By Samantha Corpus
From Daisies to Ambassadors, Girl Scouts are taught to have courage, confidence, and character. Through programs and activities, Girl Scouts are introduced to new skills from everyday activities like cooking to specified interests like how to build a robot. However, over time, Girl Scouts has expanded to include new skills.
Today, Girl Scouting has expanded to include aspects in social growth and social skills. Girls are taught how society works together, how they can negotiate different social situations and not just physical situations, and how to work through less tangible issues.
Girl Scouts have also incorporated “Journeys” as part of the achievements girls can achieve.
“Journeys are each focused around a certain theme for what you’re learning,” says Senior Girl Scout Elise Sawyer. “For example, for the Cadettes’ journeys there was one called Breathe, about keeping the air clean, and a project focusing around plants.”
In the past, girls could work on individual badges and learn a new skill each time. Now, badges can be collected into journeys, a journey can be built into a community service project, and journeys can work together to build into a bigger meta-story.
“And you don’t have to take it that way,” says Troop 9022 leader Lisa Cairns about journeys. “You can just take it badge by badge, but there’s an opportunity to see these different levels and how smaller skills can actually build together into bigger social change moments.”
The local Bryan College Station Service Center is part of the Girl Scouts of Central Texas council. The Girl Scouts of Central Texas hosts fun activities for the girls centered on service projects, STEM, outdoor adventures, and educational events.
“I like all the different opportunities and experiences you get to have with an amazing group of friends as your troop,” says Sawyer. “You have all sorts of new experiences, step out of your comfort zone, and do tons of things you never imagined you could do before.”
As the girls grow older, some may begin to leave Girl Scouts to focus on school extracurricular activities, which conflict with troop meetings and activities. However, for those who stay and graduate high school as an ambassador, they have the opportunity to purchase a lifetime membership. Sarah Bowman, a fourth generation Girl Scout and lifetime member, says for her it means she has an obligation to continue to be involved with the Girl Scouts when possible.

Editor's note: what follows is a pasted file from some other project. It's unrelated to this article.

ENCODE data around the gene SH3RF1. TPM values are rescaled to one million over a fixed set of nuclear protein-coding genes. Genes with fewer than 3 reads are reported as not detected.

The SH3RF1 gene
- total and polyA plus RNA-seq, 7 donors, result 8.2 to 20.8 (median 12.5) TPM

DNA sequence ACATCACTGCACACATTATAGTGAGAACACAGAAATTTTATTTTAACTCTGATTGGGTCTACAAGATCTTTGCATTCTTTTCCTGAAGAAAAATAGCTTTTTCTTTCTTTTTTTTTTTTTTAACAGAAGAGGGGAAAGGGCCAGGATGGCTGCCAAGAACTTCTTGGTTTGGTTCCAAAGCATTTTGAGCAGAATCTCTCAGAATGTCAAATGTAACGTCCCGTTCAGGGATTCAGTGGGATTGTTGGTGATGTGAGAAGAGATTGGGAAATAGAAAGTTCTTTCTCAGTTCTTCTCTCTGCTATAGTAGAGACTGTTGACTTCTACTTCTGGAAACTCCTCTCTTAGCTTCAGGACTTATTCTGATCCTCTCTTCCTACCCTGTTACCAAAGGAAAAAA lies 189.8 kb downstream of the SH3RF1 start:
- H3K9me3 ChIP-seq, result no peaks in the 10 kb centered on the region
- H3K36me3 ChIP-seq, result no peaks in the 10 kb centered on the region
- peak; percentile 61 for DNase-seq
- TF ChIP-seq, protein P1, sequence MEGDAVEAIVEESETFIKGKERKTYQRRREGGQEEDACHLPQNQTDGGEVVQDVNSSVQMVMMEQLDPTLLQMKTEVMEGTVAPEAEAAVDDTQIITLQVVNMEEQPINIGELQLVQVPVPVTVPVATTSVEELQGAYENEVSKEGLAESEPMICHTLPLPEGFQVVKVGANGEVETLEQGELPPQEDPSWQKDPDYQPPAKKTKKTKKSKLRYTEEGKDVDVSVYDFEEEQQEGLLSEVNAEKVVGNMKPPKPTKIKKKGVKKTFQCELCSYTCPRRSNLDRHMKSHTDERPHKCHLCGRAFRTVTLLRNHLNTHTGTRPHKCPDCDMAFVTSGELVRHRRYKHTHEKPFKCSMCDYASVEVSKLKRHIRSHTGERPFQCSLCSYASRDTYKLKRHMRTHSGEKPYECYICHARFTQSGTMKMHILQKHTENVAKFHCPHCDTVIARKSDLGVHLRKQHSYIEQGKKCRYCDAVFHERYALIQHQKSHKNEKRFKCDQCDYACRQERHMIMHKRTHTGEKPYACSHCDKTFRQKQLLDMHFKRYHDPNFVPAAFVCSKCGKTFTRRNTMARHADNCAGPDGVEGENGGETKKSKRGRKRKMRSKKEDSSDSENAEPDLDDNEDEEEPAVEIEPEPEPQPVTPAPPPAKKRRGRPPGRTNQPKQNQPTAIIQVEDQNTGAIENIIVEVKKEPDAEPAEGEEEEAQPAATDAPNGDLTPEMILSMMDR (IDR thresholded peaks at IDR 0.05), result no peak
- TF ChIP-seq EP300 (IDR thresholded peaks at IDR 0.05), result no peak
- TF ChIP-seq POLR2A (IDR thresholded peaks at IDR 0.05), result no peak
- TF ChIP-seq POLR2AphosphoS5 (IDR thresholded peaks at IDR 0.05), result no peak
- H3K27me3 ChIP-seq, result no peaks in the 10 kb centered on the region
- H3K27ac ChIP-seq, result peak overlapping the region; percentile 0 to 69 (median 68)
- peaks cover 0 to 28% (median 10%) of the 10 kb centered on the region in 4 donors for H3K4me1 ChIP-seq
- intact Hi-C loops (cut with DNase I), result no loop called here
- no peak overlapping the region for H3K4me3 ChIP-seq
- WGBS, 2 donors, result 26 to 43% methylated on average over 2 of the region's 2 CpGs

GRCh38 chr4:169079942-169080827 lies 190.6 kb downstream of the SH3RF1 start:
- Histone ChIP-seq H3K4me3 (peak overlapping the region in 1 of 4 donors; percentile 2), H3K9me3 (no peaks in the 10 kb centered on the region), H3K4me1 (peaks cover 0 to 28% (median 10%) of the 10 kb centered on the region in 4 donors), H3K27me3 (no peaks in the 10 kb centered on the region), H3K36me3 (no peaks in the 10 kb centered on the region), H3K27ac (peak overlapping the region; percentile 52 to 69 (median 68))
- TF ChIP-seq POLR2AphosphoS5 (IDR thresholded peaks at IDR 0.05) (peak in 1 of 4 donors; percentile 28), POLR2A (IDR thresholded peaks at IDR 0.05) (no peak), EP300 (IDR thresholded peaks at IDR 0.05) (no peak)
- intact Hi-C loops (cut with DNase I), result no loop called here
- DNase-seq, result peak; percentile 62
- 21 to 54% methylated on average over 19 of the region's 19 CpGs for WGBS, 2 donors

“Girl Scouts was such a big part of my life that I feel like I owe it to other girls, kind of like a pass it on,” says Bowman.
Another aspect of Girl Scouts involves earning their Bronze, Silver, and Gold Awards. To earn each award, girls must address a problem, find a solution, make a plan, take action through community service, and try to solve the problem while making a lasting difference in the community. Girls can work towards the Bronze Award in elementary school, the Silver Award in middle school, and the Gold Award in high school.
Girl Scouting is more than selling cookies. Girl Scouts also have the opportunity to participate in day and overnight camps. Camp Howdy is a B/CS camp that offers fun, themed activities, as well as an aide program that allows girls in seventh grade and up to help lead activities. Girls also have the ability to travel around the world for volunteer service or educational camps, and money raised from cookie sales can help with the funding.
“One of the things I love about Girl Scouts is there’s a lot of give back opportunities,” says Cairns. “It teaches, from a very young age, the power and importance of philanthropy, but most importantly, it’s the ability to empower the next generation of women leaders.” Plan Ahead: Girl Scouts of Central Texas
On Thursday, Sept. 14, the Girls Scouts of Central Texas will be celebrating their 25th Anniversary of Women of Distinction in Bryan College Station. They will honor five local women and one local workplace for exemplifying the values Girl Scouts uphold making them role models. The event will be held at the Miramont Country Club from 6:30pm to 8:30pm. Registration begins at 6pm.
“It highlights some of the women in our community who are leaders in our community that you would not necessarily always recognize or know that they had done things,” says Sheree Boegner, Women of Distinction committee member and former Woman of Distinction honoree. “It gives the girls someone to look up to.”